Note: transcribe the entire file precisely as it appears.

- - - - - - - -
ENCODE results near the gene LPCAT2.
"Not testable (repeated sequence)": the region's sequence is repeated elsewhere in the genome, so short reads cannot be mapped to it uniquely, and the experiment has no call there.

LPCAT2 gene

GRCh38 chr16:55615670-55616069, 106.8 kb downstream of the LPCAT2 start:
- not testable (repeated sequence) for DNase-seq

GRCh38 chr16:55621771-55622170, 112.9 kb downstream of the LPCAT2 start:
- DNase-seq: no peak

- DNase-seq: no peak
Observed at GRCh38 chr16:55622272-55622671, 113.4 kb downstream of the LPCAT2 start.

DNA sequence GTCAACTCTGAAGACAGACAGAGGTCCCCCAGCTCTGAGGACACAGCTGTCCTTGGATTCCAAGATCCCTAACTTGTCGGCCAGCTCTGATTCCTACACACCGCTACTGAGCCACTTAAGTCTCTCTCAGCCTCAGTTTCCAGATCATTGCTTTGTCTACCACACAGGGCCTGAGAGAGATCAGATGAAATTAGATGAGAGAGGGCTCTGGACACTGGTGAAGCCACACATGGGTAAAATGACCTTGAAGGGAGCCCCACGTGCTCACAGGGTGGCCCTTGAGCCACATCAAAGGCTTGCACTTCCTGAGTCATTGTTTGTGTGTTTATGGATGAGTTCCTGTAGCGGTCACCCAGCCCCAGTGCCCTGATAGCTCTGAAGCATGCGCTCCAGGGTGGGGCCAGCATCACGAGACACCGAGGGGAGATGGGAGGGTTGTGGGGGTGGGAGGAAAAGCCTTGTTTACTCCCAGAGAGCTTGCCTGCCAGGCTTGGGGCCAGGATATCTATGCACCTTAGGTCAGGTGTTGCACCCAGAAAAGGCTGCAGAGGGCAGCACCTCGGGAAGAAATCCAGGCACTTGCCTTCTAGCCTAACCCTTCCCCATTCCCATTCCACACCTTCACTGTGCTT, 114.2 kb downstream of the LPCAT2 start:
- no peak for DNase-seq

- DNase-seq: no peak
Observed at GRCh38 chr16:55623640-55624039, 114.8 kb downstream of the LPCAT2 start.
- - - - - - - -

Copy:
ENCODE results near the gene LPCAT2.
"Not testable (repeated sequence)": the region's sequence is repeated elsewhere in the genome, so short reads cannot be mapped to it uniquely, and the experiment has no call there.

LPCAT2 gene

GRCh38 chr16:55615670-55616069, 106.8 kb downstream of the LPCAT2 start:
- not testable (repeated sequence) for DNase-seq

GRCh38 chr16:55621771-55622170, 112.9 kb downstream of the LPCAT2 start:
- DNase-seq: no peak

- DNase-seq: no peak
Observed at GRCh38 chr16:55622272-55622671, 113.4 kb downstream of the LPCAT2 start.

DNA sequence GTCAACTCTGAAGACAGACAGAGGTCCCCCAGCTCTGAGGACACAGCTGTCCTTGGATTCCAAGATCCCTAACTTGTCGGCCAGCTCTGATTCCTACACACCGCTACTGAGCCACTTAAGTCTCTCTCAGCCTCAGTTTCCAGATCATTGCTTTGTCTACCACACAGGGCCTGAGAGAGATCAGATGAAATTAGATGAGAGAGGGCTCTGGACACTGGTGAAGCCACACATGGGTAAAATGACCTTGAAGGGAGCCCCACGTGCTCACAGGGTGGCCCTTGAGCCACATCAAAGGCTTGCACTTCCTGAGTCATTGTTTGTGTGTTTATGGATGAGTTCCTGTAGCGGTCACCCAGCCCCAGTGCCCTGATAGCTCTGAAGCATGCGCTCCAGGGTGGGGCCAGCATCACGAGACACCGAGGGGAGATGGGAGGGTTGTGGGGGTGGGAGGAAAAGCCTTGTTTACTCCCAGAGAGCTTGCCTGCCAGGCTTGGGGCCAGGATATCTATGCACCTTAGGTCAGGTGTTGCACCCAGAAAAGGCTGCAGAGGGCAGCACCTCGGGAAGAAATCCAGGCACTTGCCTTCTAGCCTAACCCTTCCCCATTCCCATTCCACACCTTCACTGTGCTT, 114.2 kb downstream of the LPCAT2 start:
- no peak for DNase-seq

- DNase-seq: no peak
Observed at GRCh38 chr16:55623640-55624039, 114.8 kb downstream of the LPCAT2 start.